With My Body, I Thee Worship, Part Five

With My Body, I Thee Worship, Part Five February 28, 2022

Go here for Parts One, Two, Three, and Four.

It’s been a mere month since the last time I wrote on this! Sorry there. Anyway.

An Exhaustive History of All Trans People and Issues

Obviously I’m not really offering that! No one could, and I’m less educated about trans issues than a lot of people I know. But I do want to make the point that, like intersex people, trans people actually have a long history—whatever self-appointed Christian culture warriors may say, being trans is not a new fad devised to destroy religion.

Now, the specific word transgender is fairly new (only a few decades old). Likewise, a lot of the ways people have talked about what gender is since, say, the 1950s are comparatively recent, and depend on certain concepts drawn from modern philosophy, especially modern feminism. But these words and ideas were brought in to discuss something that already existed, and was thought and talked about under different terms by other cultures.

Two of the most famous examples here are the hijra of South Asia and the “two-spirit” traditions of many Native American peoples. Hijra is a broad category, including intersex and transgender people, as well as eunuchs. They are a very ancient institution in South Asian culture, alluded to in the Kama Sutra, which dates at the latest to the third century. “Two-spirit” is another umbrella term for a lot of different gender-variant identities, all of which are understood in specific ways by the particular nations that use them (so, for instance, the Blackfoot a’yai-kik-ahsi isn’t just “the same thing” as the Ojibwe ikwekaazo, but both fall under the “two-spirit” umbrella, at least in theory). Not all nations treated two-spirit identities the same way, but a large number did at any rate recognize them and have a social role for them.

Again, and like intersexuality—which, for all the recent outcry against trans-affirming health care for teenagers, we’re quite happy to surgically eliminate in literal babies—being what we now call trans is not new. It’s a thing that has certainly existed, under various names, all over the world and for many hundreds of years. That doesn’t validate it, or invalidate it, but it does mean it’s wrong to dismiss it as a fad or a conspiracy.

In Western History

Okay, but what about the Church? She rebuked and corrected a lot of socially accepted conventions when she came into existence. Couldn’t that be why trans people were so invisible in western society until recently?

Well, it could, but I’ve had trouble finding evidence that it in fact was. Degrees of intersexuality were certainly recognized in the Medieval period, by both Jews and Christians, and this knowledge is reflected in both the Talmud and Catholic canon law; but of course intersexuality is more “objective” than trans identities.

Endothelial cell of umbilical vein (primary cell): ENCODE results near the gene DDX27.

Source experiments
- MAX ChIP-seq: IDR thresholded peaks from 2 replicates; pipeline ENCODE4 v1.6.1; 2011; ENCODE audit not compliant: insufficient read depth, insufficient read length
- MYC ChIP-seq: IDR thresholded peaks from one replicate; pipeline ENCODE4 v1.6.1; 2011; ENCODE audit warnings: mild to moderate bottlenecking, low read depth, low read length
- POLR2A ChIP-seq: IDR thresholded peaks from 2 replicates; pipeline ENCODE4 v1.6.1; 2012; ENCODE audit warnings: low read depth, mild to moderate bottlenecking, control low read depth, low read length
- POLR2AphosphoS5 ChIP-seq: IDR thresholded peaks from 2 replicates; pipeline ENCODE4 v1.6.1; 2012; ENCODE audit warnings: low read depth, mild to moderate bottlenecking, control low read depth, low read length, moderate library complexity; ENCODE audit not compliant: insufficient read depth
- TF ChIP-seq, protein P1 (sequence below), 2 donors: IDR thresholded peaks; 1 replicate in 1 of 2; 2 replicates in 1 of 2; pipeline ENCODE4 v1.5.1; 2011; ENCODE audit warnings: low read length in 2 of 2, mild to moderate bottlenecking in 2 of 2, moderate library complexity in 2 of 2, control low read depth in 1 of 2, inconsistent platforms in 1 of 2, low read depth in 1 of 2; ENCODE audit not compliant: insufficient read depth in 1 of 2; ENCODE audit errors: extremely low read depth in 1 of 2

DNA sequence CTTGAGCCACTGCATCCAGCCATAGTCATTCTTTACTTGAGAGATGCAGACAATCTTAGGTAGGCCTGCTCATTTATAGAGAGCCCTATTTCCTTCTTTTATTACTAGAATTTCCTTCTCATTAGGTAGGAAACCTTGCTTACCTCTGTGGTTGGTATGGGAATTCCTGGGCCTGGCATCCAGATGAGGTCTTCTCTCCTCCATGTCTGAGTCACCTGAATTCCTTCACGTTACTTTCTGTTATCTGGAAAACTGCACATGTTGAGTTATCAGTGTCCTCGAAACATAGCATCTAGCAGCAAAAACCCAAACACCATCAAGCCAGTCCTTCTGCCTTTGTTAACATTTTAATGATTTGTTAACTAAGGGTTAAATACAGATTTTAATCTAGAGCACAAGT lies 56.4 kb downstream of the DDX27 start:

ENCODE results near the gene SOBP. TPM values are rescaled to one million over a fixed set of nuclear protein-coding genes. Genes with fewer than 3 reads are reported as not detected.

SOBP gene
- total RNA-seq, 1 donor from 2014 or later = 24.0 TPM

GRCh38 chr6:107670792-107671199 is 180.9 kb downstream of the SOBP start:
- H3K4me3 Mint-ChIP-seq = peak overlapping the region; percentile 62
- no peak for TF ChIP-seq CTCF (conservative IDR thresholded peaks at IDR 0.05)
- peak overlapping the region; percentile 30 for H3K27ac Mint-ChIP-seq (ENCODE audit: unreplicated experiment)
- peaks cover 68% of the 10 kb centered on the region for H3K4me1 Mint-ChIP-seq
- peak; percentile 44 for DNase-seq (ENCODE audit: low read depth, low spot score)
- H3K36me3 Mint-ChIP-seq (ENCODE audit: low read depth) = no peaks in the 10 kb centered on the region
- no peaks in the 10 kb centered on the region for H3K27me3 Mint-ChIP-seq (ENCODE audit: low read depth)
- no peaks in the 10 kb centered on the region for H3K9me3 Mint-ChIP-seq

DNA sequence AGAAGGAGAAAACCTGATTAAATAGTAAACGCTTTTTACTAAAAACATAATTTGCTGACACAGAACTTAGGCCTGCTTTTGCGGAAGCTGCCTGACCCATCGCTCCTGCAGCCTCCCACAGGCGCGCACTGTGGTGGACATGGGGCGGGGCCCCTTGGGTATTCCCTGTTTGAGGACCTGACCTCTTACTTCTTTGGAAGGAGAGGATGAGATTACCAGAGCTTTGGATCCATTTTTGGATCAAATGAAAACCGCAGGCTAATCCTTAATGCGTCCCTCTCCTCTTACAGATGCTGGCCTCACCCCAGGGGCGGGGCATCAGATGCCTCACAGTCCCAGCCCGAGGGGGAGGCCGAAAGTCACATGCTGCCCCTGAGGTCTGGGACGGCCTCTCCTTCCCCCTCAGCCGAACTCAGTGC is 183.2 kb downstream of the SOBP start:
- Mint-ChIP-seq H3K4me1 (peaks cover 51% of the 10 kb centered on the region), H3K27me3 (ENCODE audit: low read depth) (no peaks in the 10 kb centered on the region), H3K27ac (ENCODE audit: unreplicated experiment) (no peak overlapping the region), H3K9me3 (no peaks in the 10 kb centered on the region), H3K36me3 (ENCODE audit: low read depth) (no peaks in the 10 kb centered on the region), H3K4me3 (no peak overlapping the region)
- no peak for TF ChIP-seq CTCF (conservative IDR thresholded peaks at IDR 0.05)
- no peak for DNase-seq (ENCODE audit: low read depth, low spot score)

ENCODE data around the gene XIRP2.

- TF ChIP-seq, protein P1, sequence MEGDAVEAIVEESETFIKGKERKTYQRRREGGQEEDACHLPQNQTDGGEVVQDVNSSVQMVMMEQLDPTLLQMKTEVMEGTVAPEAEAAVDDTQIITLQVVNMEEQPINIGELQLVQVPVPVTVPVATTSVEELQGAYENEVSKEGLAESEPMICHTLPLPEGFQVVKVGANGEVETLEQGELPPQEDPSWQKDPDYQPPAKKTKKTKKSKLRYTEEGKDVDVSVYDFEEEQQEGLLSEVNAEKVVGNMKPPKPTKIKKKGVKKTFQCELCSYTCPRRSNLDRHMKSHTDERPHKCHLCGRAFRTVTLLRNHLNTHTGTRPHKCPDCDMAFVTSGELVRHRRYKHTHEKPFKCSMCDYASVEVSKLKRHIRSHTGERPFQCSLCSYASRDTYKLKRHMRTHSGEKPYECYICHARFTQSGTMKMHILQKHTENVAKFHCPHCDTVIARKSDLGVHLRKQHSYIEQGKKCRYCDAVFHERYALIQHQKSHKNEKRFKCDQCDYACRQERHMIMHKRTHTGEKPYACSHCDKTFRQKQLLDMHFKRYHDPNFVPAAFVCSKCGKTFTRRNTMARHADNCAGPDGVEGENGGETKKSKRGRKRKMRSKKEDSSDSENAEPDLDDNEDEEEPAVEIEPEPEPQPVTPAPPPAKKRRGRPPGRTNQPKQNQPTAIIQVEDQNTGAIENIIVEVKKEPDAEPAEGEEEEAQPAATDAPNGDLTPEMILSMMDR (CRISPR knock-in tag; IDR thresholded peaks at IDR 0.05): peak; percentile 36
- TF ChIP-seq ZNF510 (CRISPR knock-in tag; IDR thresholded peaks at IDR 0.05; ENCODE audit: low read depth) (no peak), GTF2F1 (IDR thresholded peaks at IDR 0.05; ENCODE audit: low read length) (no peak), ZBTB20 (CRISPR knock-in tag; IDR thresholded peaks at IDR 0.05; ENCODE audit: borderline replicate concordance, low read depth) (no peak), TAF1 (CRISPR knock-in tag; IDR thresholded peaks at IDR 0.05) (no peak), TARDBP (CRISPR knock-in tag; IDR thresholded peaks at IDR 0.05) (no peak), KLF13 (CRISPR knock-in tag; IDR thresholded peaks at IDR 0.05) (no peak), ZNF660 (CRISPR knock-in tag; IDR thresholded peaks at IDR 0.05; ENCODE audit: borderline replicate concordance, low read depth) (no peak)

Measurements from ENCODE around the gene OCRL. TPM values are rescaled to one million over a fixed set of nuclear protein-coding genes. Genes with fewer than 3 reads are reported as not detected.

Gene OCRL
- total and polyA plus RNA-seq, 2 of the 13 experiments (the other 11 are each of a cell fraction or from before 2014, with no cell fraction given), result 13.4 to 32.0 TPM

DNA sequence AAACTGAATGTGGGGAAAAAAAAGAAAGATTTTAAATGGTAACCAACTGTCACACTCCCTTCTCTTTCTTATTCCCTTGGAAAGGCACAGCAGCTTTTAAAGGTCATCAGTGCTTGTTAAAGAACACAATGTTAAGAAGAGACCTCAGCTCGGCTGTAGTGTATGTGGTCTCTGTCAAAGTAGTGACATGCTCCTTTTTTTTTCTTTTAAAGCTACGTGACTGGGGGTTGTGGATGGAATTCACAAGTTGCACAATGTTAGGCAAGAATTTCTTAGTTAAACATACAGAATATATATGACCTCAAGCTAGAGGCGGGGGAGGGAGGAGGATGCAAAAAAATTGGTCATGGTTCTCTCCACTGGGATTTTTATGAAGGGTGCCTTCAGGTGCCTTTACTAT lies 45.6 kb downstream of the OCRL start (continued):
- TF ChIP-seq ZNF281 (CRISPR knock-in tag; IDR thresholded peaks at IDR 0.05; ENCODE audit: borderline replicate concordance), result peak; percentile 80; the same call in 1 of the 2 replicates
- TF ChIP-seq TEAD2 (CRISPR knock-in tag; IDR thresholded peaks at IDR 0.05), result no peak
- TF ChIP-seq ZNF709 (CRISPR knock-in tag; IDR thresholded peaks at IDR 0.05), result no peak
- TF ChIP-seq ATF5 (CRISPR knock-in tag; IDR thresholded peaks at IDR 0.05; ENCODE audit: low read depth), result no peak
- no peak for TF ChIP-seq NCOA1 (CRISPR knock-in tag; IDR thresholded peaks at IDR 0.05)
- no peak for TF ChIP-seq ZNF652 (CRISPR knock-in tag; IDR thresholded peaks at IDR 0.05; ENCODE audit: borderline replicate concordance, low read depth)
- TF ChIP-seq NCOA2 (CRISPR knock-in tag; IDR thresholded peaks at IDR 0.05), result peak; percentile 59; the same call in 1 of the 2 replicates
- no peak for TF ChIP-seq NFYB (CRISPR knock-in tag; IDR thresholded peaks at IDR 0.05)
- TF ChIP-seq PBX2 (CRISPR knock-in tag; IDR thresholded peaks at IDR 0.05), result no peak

Where things get really interesting is in stories of people like St. Marina the Monk, whose story is related in the Golden Legend. The story goes that she disguised herself as a man to be able to accompany her father when he retired to a monastery; after he died, she went on living as a monk, until a young woman in a neighboring village falsely claimed that Marina had impregnated her. The abbot, furious at his monk’s supposed transgression, made Marina care for the child and live in perpetual penance for breaking “his” vows. This lasted until Marina’s death, and when they came to wash the body, they discovered that she was female. Horror-stricken at their mistreatment, they venerated her as a saint for her unflinching patience, humility, and generosity.

Except—wasn’t she lying to them all that time? Does this imply that presenting yourself as one gender when your physical sex is something else is okay? Well, yes. Strictly speaking, we already knew that, because St. Joan of Arc did it (in fact, it’s part of the reason she was wrongly condemned as a witch). But things get more interesting from here …

The Rotal Decision of 1975

In the early ’70s, an annulment case was brought before the Roman Rota due to the husband of the couple being (as was then the standard term) “transsexual.” The suit for nullity was ultimately refused, but the canonists handling the case made quite a startling assertion in their copious explanation of the case:

Because, when there is a question of transsexuals, a radical dissociation is found between psychological sex on the one hand and … somatic sex on the other hand, so that transsexuals feel like the soul of a woman in the body of a man or vice versa … nothing prevents predominance from being attributed to the psychological sex as regards those matters which do not exceed the juridical capacity of the subject. For the canonical teaching which, in cases of doubtful sexuality, recognized for the subject to make a definitive choice of sex, can be applied “when there is a question of ordering one’s purely external and social life, e.g., of wearing men’s or women’s clothing, of giving testimony in instruments, of the right to determine an heir.”

That’s a pretty remarkable statement! It seems to amount to saying that, while things like marriage (which, according to Catholic doctrine, depend on certain things that “exceed the juridical capacity” of any private person) may be biologically restricted, the way a person presents themselves to the world is and should be at their own discretion. This would presumably cover not only things like clothing, which the decision explicitly mentions, but name, and even—and yes, I know these aren’t in the Bible—pronouns.

Then again, this is canon law. What do the official teaching documents of the Church say about all this?

Go here for Part Six.

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